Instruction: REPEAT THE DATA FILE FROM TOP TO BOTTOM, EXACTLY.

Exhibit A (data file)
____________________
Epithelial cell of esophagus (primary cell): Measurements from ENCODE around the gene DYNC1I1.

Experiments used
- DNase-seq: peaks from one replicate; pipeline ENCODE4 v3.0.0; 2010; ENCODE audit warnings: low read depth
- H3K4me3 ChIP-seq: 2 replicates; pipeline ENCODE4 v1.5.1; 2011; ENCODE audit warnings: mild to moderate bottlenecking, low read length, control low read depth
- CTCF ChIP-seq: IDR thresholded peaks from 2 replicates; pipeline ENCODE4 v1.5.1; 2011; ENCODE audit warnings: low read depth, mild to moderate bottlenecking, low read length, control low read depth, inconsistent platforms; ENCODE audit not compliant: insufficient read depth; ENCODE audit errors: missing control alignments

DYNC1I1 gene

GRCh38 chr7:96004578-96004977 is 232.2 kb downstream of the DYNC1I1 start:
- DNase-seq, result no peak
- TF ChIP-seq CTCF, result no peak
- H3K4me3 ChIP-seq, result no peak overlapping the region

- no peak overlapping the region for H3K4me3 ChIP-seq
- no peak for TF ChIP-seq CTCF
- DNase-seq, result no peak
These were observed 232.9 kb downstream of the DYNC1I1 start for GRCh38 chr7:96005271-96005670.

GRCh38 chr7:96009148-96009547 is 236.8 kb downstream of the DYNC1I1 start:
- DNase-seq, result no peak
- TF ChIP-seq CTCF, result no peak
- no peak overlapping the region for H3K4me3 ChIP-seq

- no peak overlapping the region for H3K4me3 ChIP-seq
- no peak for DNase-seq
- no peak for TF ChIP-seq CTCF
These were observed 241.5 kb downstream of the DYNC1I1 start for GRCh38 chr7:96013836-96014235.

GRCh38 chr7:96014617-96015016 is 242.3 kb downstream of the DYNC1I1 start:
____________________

Epithelial cell of esophagus (primary cell): Measurements from ENCODE around the gene DYNC1I1.

Experiments used
- DNase-seq: peaks from one replicate; pipeline ENCODE4 v3.0.0; 2010; ENCODE audit warnings: low read depth
- H3K4me3 ChIP-seq: 2 replicates; pipeline ENCODE4 v1.5.1; 2011; ENCODE audit warnings: mild to moderate bottlenecking, low read length, control low read depth
- CTCF ChIP-seq: IDR thresholded peaks from 2 replicates; pipeline ENCODE4 v1.5.1; 2011; ENCODE audit warnings: low read depth, mild to moderate bottlenecking, low read length, control low read depth, inconsistent platforms; ENCODE audit not compliant: insufficient read depth; ENCODE audit errors: missing control alignments

DYNC1I1 gene

GRCh38 chr7:96004578-96004977 is 232.2 kb downstream of the DYNC1I1 start:
- DNase-seq, result no peak
- TF ChIP-seq CTCF, result no peak
- H3K4me3 ChIP-seq, result no peak overlapping the region

- no peak overlapping the region for H3K4me3 ChIP-seq
- no peak for TF ChIP-seq CTCF
- DNase-seq, result no peak
These were observed 232.9 kb downstream of the DYNC1I1 start for GRCh38 chr7:96005271-96005670.

GRCh38 chr7:96009148-96009547 is 236.8 kb downstream of the DYNC1I1 start:
- DNase-seq, result no peak
- TF ChIP-seq CTCF, result no peak
- no peak overlapping the region for H3K4me3 ChIP-seq

- no peak overlapping the region for H3K4me3 ChIP-seq
- no peak for DNase-seq
- no peak for TF ChIP-seq CTCF
These were observed 241.5 kb downstream of the DYNC1I1 start for GRCh38 chr7:96013836-96014235.

GRCh38 chr7:96014617-96015016 is 242.3 kb downstream of the DYNC1I1 start: